“What often happens with hospitalists is that they start out exploring palliative care, and it becomes very compelling,” Dr. Block adds. “The more competent you get at it, the more compelling it becomes. They find deeper meaning in their work. And then they’re hooked.”
A hospitalist can seek additional training and then incorporate palliative care tools, concepts, and perspectives into his or her daily work. An interest in palliative care may lead to involvement with the hospital ethics committee, a seat on a palliative care advisory committee, or a role in standards or protocol development, as well as pursuit of specialty certification in hospice and palliative medicine.
Although hospitalists may be obvious candidates to participate in more formal palliative care program development, “incorporating palliative care into a routine hospitalist practice is not a trivial thing,” Dr. Block adds. For starters, it requires additional training. “Most hospitalists don’t have the competencies to practice expert palliative care if they don’t seek them out,” she says. But the opportunities are increasing, with growing palliative care fellowship opportunities nationwide.
Two hospitalists at Chandler Regional Medical Center in Chandler, AZ, are among the 4 physicians who serve on that facility’s 12-member interdisciplinary palliative care team, attending weekly team meetings to review active cases and brainstorm program development. Both have attended national palliative care conferences, reports the palliative care service’s nurse practitioner, Donna Nolde. The service consulted on 89 patients in March, and about 70% of those referrals came from hospitalists.
“As hospitalists, we often deal with issues of death and dying,” especially when working in the ICU or with referring oncologists, notes Chandler’s Mahmood Shahlapour. “We can sometimes step back and see the big picture when other doctors have trouble letting go.” Dr. Shahlapour believes palliative care is a logical extension of good internal medicine and will eventually become a bigger part of the training of internists.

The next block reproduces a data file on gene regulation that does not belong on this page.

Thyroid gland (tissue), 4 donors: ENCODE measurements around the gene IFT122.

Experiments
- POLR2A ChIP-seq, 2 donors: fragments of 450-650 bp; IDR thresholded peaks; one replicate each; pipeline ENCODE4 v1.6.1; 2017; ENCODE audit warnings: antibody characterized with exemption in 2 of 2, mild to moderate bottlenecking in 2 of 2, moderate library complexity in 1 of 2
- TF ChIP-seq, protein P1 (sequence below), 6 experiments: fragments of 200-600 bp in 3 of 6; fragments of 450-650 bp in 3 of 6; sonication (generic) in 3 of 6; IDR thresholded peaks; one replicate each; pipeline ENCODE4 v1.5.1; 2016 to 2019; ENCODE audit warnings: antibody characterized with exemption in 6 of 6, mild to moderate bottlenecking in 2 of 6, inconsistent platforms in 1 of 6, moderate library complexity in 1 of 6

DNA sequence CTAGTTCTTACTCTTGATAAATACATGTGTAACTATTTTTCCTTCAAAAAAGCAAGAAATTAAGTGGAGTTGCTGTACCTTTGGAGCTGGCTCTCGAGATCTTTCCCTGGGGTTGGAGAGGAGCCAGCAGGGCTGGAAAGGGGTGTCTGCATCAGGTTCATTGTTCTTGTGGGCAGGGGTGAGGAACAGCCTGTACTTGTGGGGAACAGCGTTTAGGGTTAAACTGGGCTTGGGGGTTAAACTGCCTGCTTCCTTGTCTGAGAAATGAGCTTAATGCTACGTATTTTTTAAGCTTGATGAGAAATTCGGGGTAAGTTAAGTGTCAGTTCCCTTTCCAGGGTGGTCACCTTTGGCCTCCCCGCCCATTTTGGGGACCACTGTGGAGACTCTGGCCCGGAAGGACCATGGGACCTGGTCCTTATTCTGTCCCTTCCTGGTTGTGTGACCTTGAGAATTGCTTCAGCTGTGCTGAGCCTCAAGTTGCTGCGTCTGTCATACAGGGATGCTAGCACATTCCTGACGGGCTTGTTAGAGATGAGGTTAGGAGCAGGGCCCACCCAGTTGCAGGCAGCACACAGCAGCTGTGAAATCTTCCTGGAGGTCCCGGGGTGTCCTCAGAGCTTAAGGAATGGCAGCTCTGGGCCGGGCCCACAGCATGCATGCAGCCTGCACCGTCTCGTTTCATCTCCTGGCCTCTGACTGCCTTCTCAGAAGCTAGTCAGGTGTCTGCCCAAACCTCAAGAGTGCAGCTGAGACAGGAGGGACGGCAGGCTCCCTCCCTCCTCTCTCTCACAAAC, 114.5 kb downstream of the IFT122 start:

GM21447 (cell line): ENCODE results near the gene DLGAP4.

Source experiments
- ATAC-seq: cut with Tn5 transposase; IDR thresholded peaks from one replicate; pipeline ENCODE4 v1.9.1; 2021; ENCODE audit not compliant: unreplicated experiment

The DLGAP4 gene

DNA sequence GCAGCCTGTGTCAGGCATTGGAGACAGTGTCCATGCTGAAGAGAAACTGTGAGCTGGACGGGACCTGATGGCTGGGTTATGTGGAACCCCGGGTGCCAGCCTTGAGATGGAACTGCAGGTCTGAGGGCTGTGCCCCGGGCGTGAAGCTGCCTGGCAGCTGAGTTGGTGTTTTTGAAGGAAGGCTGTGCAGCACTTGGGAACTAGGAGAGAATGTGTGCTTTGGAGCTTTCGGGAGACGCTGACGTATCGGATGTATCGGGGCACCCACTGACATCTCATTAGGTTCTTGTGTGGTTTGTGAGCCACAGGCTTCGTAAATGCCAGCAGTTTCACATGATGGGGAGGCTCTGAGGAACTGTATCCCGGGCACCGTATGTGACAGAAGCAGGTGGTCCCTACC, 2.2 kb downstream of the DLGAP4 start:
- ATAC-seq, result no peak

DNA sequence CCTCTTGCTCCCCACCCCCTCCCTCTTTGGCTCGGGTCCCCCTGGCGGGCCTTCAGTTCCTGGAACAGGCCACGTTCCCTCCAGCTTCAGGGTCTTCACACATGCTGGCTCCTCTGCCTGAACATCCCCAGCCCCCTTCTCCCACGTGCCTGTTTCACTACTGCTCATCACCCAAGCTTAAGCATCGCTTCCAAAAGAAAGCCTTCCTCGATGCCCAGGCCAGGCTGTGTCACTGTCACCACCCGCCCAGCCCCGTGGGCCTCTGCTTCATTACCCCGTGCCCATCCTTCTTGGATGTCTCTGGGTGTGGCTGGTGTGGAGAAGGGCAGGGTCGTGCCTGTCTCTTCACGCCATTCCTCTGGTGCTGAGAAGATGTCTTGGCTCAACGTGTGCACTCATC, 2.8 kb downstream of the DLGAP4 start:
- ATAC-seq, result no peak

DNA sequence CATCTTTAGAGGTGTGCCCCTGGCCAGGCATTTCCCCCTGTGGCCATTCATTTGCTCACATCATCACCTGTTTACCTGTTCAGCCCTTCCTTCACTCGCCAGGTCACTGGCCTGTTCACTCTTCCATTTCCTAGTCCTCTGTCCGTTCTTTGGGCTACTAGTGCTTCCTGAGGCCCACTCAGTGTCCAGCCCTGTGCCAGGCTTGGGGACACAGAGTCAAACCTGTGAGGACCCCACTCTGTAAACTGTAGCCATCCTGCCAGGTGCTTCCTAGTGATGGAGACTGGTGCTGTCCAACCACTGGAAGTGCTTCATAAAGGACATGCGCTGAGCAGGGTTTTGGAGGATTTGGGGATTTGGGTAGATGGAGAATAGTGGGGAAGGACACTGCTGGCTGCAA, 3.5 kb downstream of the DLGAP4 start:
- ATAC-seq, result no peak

An atypical path to palliative care is that of Glenda Hickman, MD, who was a hospitalist for the Denver, CO–based HealthONE system until one of the system’s hospitals asked her to take on the role of freelance palliative care consultant. Hickman, who also works part-time for Hospice of Metro Denver as a team medical director and picks up lecturing and teaching assignments, accepts consultations from 3 HealthONE hospitals and bills third-party payers for her consultations. Her husband is office manager and biller for her home-based business, and she carries a cell phone and pager to promptly answer referrals.
“I had a reputation for the touchy-feely aspects of medicine at the hospitals where I worked,” Dr. Hickman relates. “Dying patients would often get referred to me.” Based on her interests, Dr. Hickman sought training in palliative care, but she found it difficult to juggle with her full-time job as a hospitalist. “The heart of palliative care in a hospital is talking with patients and families. These conversations take a long time,” she says. When the hospital asked for her help in meeting its JCAHO requirements in pain management and palliative care, Dr. Hickman was willing to explore a model for how she could hang out a shingle as a solo practitioner.
Business is growing, although the workload fluctuates widely. However, while Dr. Hickman works alongside social workers and chaplains at the hospitals, the biggest drawback has been the lack of a formal, interdisciplinary team. “This is high-maintenance, high-emotion work. It can be a big drain, and I don’t have a designated team with which to share the burden. My goal is to run a full palliative care team for the hospital,” she says, and there are signs that HealthONE eventually may move in that direction.